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- [FeFe]-hydrogenase substrate transport mechanisms and investigation of algal hydrogen metabolism
- Cornish, Adam
- Electronic Theses & Dissertations
The global population has recently exceeded 7 billion people and the demand for energy continues to expand as the number of industrialized countries grows. Currently, the energy economy is dominated by the utilization of polluting and non-renewable fossil fuels. Both the collection and use of petroleum-based fuels is destructive to the environment and is not sustainable over a long time-scale, which justifies the investigation into the development of renewable, alternative fuels. Of the...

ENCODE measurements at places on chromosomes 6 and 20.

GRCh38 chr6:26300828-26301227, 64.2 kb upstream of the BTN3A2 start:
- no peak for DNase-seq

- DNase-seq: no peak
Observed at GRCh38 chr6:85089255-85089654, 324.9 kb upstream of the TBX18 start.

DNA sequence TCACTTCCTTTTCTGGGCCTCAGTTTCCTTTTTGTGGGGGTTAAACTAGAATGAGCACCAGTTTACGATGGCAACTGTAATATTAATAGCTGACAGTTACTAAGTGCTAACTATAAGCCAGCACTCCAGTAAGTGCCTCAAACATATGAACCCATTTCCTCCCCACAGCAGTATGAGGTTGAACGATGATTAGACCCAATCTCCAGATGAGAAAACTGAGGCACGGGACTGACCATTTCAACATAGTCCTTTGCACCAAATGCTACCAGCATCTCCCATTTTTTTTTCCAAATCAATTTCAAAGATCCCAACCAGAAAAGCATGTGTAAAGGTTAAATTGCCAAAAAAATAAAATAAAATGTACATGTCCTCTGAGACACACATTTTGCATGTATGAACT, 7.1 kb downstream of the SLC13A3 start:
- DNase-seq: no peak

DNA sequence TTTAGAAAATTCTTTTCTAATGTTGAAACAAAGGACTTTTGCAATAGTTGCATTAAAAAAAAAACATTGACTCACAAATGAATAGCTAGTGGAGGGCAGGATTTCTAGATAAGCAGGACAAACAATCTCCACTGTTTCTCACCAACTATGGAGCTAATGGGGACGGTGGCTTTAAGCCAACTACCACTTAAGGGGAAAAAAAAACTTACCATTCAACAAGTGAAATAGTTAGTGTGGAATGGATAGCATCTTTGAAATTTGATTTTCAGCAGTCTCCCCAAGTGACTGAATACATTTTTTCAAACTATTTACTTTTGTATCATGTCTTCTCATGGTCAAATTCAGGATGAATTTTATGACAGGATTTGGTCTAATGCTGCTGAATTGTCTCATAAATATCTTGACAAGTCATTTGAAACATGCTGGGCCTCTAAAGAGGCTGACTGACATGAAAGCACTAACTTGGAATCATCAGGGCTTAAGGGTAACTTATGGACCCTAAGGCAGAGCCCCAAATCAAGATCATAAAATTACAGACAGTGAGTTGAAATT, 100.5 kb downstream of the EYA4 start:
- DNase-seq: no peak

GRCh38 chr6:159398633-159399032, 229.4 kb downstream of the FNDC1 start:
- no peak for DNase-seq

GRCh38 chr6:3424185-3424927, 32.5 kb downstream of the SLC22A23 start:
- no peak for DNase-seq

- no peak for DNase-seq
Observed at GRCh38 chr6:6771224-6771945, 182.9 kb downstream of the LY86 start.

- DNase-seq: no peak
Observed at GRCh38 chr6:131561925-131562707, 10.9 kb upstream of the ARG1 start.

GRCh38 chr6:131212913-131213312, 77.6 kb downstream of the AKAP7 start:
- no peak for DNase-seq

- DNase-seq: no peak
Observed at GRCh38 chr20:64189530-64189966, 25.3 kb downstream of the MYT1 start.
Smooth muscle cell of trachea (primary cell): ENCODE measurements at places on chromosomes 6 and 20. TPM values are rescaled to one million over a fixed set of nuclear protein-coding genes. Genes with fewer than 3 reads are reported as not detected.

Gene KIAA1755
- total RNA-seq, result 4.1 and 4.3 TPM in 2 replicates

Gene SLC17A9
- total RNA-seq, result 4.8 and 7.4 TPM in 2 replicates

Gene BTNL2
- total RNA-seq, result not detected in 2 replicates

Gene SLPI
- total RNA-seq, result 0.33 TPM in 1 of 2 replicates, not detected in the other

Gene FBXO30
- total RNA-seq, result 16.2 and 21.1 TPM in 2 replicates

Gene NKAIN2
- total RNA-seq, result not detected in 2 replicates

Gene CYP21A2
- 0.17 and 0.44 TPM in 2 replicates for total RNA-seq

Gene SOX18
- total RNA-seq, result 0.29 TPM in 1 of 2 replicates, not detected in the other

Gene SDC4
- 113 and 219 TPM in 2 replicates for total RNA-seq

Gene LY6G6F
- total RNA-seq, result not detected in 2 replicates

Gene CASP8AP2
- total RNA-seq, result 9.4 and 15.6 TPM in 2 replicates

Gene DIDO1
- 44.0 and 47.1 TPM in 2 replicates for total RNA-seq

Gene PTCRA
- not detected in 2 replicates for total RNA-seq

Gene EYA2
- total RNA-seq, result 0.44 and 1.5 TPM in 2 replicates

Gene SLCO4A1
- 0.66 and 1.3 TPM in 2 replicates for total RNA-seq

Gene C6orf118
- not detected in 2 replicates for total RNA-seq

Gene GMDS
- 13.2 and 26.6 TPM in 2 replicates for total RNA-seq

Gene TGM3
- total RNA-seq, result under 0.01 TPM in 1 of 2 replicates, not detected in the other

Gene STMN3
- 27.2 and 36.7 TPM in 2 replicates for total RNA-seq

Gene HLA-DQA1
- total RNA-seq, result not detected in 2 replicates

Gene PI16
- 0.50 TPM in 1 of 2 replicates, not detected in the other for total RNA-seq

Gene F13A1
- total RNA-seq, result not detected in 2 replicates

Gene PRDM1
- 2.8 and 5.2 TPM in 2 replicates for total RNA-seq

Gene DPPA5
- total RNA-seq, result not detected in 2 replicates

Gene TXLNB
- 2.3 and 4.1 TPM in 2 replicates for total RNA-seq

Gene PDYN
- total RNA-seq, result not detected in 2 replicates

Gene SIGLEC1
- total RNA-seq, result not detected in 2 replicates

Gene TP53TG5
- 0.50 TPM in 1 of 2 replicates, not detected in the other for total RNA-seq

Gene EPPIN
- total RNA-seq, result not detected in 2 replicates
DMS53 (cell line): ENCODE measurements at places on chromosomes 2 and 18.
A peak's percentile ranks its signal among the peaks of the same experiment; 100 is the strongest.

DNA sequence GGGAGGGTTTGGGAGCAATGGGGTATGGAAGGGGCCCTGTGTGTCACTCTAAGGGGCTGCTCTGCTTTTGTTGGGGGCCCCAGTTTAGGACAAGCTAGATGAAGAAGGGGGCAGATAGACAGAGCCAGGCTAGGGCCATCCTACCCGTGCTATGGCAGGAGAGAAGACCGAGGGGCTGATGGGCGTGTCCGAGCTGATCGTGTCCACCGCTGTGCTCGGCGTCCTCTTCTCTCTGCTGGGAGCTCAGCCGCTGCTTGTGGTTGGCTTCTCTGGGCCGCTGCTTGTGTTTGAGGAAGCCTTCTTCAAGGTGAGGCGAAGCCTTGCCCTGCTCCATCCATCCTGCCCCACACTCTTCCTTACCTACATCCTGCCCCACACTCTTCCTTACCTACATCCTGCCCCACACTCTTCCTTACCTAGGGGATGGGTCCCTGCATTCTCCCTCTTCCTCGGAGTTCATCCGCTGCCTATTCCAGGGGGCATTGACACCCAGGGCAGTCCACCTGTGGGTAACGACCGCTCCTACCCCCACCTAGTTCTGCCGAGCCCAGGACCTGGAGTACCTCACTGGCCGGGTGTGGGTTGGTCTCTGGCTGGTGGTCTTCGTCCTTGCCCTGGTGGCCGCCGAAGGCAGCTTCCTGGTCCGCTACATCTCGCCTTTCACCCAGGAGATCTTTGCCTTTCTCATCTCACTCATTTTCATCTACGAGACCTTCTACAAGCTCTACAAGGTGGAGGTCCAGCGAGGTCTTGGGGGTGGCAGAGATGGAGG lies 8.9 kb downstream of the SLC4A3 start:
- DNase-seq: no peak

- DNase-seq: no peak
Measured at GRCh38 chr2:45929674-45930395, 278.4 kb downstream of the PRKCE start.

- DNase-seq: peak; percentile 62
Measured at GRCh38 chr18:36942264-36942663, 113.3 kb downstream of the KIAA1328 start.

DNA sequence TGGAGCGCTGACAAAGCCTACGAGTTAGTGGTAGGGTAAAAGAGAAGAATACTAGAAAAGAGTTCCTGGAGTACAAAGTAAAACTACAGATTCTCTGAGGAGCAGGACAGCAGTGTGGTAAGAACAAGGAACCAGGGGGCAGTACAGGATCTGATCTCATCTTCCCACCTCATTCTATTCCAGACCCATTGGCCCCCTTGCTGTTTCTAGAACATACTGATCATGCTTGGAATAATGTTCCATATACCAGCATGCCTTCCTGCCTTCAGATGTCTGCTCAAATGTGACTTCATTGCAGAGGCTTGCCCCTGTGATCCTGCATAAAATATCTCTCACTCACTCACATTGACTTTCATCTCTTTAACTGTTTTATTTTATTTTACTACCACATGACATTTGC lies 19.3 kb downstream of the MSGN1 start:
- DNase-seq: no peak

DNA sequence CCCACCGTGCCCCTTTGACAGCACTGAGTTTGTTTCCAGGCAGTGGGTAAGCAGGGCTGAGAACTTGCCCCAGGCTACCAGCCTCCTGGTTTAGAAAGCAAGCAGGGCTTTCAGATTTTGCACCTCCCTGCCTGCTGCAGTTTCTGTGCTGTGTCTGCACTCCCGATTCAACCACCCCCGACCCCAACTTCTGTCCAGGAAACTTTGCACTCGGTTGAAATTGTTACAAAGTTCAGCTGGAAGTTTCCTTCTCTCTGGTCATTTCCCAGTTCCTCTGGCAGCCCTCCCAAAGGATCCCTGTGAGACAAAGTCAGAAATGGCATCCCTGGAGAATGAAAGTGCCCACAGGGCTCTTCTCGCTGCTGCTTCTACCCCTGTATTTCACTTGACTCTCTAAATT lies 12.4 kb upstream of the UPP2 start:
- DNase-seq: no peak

Show moreThe global population has recently exceeded 7 billion people and the demand for energy continues to expand as the number of industrialized countries grows. Currently, the energy economy is dominated by the utilization of polluting and non-renewable fossil fuels. Both the collection and use of petroleum-based fuels is destructive to the environment and is not sustainable over a long time-scale, which justifies the investigation into the development of renewable, alternative fuels. Of the various fuels that have been proposed, molecular hydrogen (H2) in particular holds great promise as a clean-burning fuel capable of supplementing the current energy economy, especially as the combustion of H2 generates only water vapor as by-product. H2 can be generated via a number of chemical processes, but current H2 technologies either require fossil fuels as inputs or are energy-inefficient. The biological production of H2, however, has garnered a great deal of interest because microorganisms are able to drive H2 synthesis using energy derived from both light and dark fermentative metabolisms. This manner of production does not depend on mining non-renewable resources and microbes can be cultured at the industrial scale without competing with arable land needed for agriculture. H2 evolution in these microorganisms is dependent on nitrogenases and/or hydrogenases, enzymes which utilize unique metal centers for catalysis. Hydrogenases have been of particular interest for industrial-scale H2 production because these enzymes are found in a diverse array of organisms and require only protons and electrons as substrates. In particular, [FeFe]-hydrogenases have very high turnover numbers and catalysis can be coupled to photosynthesis. Unfortunately, these enzymes are inactivated by molecular oxygen (O2), and a number of studies have therefore attempted to engineer O2-tolerant hydrogenases. However, engineering enzymes to introduce optimal qualities has been impeded by an incomplete understanding of the overall reaction mechanism. Substrate (protons, electrons, and 2) transport is essential to hydrogenase activity, yet relatively little information is available regarding the intraprotein transport of substrate in [FeFe]-hydrogenase. I focused my investigation on identifying and testing pathways important for substrate transport between the enzyme surface and the active site in the Clostridium pasteurianum [FeFe]-hydrogenase. I have elucidated a key pathway for proton transport and confirmed that two iron-sulfur clusters are essential in an electron transfer relay, contributing to the overall characterization of [FeFe]-hydrogenase activity. Green algae utilize [FeFe]-hydrogenases to catalyze H2 production using reducing equivalents derived from photosynthesis and these enzymes are an integral component of anaerobic metabolism in these microalgae. I explored the H2 production capabilities of a multicellular green alga, Volvox carteri, and characterized two hydrogenases likely responsible for this activity. In addition, a unique hydrogenase gene cluster discovered within the Volvox carteri genome provided interesting hints into the origin of [FeFe]-hydrogenase in green algae.